Presidential candidates send family to Georgia as early voting starts

Donald Trump Jr., Jill Biden headline events

President Donald Trump and Democratic challenger Joe Biden kicked off Georgia’s three-week early voting period Monday by sending their top allies.

Jill Biden visited Columbus and Atlanta, marking the campaign’s first in-person visit to Georgia since the pandemic. Donald Trump Jr. stumped in Savannah and Kennesaw, the latest sign that Republicans are on the defensive.

Georgia last voted for a Democratic presidential contender in 1992, but a series of recent polls have shown the state too close to call in this year’s race. With a razor-thin margin likely to make the difference, leaders of both parties know they have to fight for every last vote.

Trump Jr. pumped up GOP faithful at the Governors Gun Club in Kennesaw. The indoor shooting range bills itself as a “Guntry” club, offering memberships, a restaurant/lounge and a “Full Metal Jacket” experience.

But on Monday it served up a red-meat rally rare enough for the most fervent in the GOP base, with the president’s son painting Biden as a doddering shut-in, calling U.S. Sen. Kamala Harris “the most robotic, unlikable human being in politics, other than Hillary Clinton,” mocking House Speaker Nancy Pelosi as “the Marie Antoinette of the 21st century” and accusing Democrats on the whole as indifferent to the most heinous crimes imaginable, including pedophilia.

“They’re normalizing pedophilia; this is a problem as old as time,” he said, repeating a discredited QAnon theory. “How come Donald Trump is the first person to do anything about it?”

Of course, Trump wasn’t just in Georgia to rile up his dad’s supporters. He also worked to persuade the people in the room to cast their votes early and make sure their friends and family do the same while portraying Biden as a tool for the liberal wing of the Democratic Party.

“If you sit on your butts, folks, Kamala Harris will be the president,” he said. “You know that’s right.”

Across town and a world away in downtown Decatur, Jill Biden used an equally urgent but radically different tone for her message to voters in the Democratic stronghold — telling them they need to vote early, even if it meant waiting in long lines to cast their ballots for her husband and all the other Democrats on the Georgia ballot.

“I know you’re stretched so thin. But this election is too important not to do every single thing we can,” Biden said, marking the first in-person visit to the state for either of the Bidens since her husband won the Democratic nomination. “This is it. This is it, Georgia. There are no do-overs.”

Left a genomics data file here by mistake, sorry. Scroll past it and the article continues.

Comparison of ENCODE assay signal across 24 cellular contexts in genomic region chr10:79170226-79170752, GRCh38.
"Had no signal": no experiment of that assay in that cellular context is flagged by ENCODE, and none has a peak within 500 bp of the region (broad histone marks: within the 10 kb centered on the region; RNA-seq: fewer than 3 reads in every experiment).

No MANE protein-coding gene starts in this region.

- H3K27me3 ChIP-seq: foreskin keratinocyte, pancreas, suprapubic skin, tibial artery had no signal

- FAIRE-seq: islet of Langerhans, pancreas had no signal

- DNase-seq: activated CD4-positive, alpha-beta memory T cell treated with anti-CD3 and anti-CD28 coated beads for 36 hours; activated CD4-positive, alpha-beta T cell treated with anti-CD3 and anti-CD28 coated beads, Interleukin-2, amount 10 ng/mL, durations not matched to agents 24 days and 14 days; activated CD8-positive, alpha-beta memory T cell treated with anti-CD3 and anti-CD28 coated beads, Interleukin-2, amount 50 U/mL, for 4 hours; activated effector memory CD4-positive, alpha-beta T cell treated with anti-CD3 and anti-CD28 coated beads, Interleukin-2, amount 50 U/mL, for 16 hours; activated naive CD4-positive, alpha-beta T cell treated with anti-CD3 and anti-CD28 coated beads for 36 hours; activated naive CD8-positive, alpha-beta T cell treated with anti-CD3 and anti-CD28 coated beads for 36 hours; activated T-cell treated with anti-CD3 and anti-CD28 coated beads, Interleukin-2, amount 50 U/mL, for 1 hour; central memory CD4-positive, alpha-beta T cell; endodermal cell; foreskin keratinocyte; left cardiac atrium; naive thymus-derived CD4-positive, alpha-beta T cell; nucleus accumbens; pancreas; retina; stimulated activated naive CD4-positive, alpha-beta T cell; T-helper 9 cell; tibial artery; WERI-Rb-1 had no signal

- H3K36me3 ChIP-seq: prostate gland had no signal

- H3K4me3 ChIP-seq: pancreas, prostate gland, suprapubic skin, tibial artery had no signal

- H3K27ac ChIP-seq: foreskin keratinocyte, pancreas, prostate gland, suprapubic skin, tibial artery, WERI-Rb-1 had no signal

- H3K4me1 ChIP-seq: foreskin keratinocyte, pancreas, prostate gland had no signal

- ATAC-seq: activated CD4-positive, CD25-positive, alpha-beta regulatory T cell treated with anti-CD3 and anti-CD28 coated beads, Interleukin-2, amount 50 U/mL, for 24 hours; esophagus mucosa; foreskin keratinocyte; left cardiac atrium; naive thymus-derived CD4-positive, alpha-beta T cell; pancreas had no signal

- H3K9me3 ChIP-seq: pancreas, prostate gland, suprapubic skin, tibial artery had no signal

Long lines did indeed greet voters Monday morning as early voting kicked off across the state. Despite months of work by county and state officials to get the process off to a smooth start, a technology glitch stopped the lines at Fulton County’s State Farm Arena almost before they began. Heavy turnout also meant hours-long waits at polling places even when everything went according to plan, with some voters lining up as early as 4 a.m. to make sure their votes would be counted.

But other polling stations ran smoothly. At the Northside Library in Buckhead, voters emerged pleased with the process, including a socially distanced line that snaked out of the library into the parking lot. “It was really simple,” said Kiara Flantroy of Atlanta, who said she waited in line for about 20 minutes.

Along with the usual courthouses and churches, buses, a museum, a basketball practice facility and other unusual venues are hosting early voting this year, all part of an effort to give voters and poll workers enough room to be socially distant but democratically engaged.

As of Monday, a record-setting 439,000 Georgia voters had already voted using absentee ballots, just a preview of the 5 million votes officials say they expect by Election Day.

Technical issues didn’t just interrupt voting for some Georgians, they also interrupted Monday’s 5th Congressional District debate sponsored by the Atlanta Press Club. The event featured just one candidate, Republican Angela Stanton-King. Democratic state Sen. Nikema Williams announced several weeks ago that she would not debate Stanton-King.

Along with the 5th District debate, the press club also featured debates between 9th Congressional District candidates Andrew Clyde, the Republican, and Democrat Devin Pandy, along with the marquee Senate debate between Sen. David Perdue, Democrat Jon Ossoff and Libertarian Shane Hazel, which delivered a raucous preview of the final three-week push until Election Day.

Early voting lasts until Oct. 30, including a Saturday on Oct. 24.